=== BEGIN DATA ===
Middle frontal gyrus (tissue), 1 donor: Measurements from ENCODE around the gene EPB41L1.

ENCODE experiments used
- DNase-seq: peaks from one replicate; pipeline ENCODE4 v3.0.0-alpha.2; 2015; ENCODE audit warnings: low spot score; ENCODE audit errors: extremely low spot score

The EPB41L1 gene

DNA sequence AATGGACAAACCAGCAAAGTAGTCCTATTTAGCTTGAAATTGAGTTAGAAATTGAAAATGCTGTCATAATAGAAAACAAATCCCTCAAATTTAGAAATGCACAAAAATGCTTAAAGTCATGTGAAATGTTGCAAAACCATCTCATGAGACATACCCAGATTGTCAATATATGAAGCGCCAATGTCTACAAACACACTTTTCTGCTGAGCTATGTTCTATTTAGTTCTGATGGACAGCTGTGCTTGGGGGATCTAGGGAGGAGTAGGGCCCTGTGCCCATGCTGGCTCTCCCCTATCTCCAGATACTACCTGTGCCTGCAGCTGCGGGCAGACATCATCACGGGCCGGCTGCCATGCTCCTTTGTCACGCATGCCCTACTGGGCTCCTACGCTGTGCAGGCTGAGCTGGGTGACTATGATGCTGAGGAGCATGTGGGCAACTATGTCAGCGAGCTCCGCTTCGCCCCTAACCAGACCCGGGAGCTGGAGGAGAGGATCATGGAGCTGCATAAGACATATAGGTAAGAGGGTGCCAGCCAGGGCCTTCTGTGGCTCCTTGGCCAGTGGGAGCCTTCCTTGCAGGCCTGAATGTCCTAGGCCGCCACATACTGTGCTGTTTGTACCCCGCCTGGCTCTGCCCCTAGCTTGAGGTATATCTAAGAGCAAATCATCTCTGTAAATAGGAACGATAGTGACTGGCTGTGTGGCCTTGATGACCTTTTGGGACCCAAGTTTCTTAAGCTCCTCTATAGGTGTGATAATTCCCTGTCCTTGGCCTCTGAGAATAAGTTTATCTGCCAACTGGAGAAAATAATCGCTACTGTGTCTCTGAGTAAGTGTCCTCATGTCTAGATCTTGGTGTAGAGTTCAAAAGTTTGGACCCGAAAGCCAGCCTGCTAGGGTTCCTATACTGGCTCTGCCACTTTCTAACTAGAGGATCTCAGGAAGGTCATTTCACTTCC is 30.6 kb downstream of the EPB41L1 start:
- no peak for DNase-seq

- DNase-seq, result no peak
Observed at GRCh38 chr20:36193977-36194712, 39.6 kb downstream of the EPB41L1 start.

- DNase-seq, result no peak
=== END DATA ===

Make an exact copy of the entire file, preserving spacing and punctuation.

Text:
Middle frontal gyrus (tissue), 1 donor: Measurements from ENCODE around the gene EPB41L1.

ENCODE experiments used
- DNase-seq: peaks from one replicate; pipeline ENCODE4 v3.0.0-alpha.2; 2015; ENCODE audit warnings: low spot score; ENCODE audit errors: extremely low spot score

The EPB41L1 gene

DNA sequence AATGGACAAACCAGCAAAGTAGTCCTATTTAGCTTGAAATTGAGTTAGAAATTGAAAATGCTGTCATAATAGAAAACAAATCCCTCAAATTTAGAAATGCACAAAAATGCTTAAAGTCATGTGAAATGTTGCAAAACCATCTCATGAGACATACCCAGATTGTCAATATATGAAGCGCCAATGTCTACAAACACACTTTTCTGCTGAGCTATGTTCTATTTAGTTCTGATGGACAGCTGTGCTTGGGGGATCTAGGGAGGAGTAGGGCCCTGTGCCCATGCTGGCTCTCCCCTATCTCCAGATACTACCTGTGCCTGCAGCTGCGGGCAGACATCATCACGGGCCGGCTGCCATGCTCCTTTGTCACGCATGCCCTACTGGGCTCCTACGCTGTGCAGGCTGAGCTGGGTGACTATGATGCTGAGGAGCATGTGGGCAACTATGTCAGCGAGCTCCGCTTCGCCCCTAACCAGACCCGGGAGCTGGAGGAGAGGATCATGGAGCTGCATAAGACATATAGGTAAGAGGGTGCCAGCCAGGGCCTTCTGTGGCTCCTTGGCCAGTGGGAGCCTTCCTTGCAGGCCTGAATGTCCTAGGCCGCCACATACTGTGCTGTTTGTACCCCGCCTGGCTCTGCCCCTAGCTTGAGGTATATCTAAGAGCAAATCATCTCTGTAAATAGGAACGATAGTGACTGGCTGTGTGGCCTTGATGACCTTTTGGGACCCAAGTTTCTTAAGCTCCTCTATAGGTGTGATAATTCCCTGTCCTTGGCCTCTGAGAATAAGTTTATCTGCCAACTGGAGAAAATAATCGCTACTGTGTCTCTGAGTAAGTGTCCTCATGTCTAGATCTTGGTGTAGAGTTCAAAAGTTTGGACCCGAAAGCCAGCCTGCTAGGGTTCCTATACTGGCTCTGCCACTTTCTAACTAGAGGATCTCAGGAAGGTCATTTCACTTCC is 30.6 kb downstream of the EPB41L1 start:
- no peak for DNase-seq

- DNase-seq, result no peak
Observed at GRCh38 chr20:36193977-36194712, 39.6 kb downstream of the EPB41L1 start.

- DNase-seq, result no peak